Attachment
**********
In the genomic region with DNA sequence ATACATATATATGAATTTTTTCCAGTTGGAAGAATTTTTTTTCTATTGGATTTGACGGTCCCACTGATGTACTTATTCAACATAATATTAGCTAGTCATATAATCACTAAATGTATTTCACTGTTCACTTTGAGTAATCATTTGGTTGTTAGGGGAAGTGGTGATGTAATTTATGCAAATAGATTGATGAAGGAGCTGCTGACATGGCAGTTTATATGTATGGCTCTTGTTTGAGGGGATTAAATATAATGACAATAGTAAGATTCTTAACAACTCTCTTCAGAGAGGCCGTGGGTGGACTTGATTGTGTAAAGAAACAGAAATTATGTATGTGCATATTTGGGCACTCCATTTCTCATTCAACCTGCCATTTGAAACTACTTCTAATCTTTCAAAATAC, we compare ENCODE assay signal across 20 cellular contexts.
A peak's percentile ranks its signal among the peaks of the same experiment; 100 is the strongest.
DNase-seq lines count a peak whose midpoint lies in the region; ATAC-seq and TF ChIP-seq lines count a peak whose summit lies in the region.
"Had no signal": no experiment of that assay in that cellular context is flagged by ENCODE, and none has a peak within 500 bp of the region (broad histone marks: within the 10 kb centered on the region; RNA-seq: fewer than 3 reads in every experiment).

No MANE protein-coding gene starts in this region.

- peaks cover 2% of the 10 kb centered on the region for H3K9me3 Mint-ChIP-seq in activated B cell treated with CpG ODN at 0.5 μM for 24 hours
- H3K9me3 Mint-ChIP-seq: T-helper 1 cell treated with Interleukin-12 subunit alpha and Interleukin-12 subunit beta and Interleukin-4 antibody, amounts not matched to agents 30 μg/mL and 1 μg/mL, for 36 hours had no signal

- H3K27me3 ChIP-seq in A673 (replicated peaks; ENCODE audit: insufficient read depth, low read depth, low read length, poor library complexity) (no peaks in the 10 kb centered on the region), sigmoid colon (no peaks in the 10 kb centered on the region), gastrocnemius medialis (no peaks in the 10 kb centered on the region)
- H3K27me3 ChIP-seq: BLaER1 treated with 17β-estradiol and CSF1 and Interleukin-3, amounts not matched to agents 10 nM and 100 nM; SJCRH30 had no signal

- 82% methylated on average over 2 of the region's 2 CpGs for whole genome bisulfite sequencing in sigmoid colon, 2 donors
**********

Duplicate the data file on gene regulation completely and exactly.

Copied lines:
In the genomic region with DNA sequence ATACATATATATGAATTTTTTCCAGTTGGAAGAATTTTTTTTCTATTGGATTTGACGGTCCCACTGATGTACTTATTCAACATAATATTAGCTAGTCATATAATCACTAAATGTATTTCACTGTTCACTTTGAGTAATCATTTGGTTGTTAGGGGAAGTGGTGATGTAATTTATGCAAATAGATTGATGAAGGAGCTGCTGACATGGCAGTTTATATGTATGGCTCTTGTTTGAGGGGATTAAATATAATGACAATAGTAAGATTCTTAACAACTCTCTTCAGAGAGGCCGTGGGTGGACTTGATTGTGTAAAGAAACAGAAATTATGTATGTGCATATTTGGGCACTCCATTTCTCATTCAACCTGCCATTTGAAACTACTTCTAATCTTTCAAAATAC, we compare ENCODE assay signal across 20 cellular contexts.
A peak's percentile ranks its signal among the peaks of the same experiment; 100 is the strongest.
DNase-seq lines count a peak whose midpoint lies in the region; ATAC-seq and TF ChIP-seq lines count a peak whose summit lies in the region.
"Had no signal": no experiment of that assay in that cellular context is flagged by ENCODE, and none has a peak within 500 bp of the region (broad histone marks: within the 10 kb centered on the region; RNA-seq: fewer than 3 reads in every experiment).

No MANE protein-coding gene starts in this region.

- peaks cover 2% of the 10 kb centered on the region for H3K9me3 Mint-ChIP-seq in activated B cell treated with CpG ODN at 0.5 μM for 24 hours
- H3K9me3 Mint-ChIP-seq: T-helper 1 cell treated with Interleukin-12 subunit alpha and Interleukin-12 subunit beta and Interleukin-4 antibody, amounts not matched to agents 30 μg/mL and 1 μg/mL, for 36 hours had no signal

- H3K27me3 ChIP-seq in A673 (replicated peaks; ENCODE audit: insufficient read depth, low read depth, low read length, poor library complexity) (no peaks in the 10 kb centered on the region), sigmoid colon (no peaks in the 10 kb centered on the region), gastrocnemius medialis (no peaks in the 10 kb centered on the region)
- H3K27me3 ChIP-seq: BLaER1 treated with 17β-estradiol and CSF1 and Interleukin-3, amounts not matched to agents 10 nM and 100 nM; SJCRH30 had no signal

- 82% methylated on average over 2 of the region's 2 CpGs for whole genome bisulfite sequencing in sigmoid colon, 2 donors